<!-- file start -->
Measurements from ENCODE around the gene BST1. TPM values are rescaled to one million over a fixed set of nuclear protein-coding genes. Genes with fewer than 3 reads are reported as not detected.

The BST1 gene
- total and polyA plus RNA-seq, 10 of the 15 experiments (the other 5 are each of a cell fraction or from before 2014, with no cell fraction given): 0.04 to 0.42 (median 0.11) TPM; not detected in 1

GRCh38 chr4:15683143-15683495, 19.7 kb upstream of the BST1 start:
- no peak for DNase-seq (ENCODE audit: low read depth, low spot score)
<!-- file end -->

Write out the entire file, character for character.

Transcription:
Measurements from ENCODE around the gene BST1. TPM values are rescaled to one million over a fixed set of nuclear protein-coding genes. Genes with fewer than 3 reads are reported as not detected.

The BST1 gene
- total and polyA plus RNA-seq, 10 of the 15 experiments (the other 5 are each of a cell fraction or from before 2014, with no cell fraction given): 0.04 to 0.42 (median 0.11) TPM; not detected in 1

GRCh38 chr4:15683143-15683495, 19.7 kb upstream of the BST1 start:
- no peak for DNase-seq (ENCODE audit: low read depth, low spot score)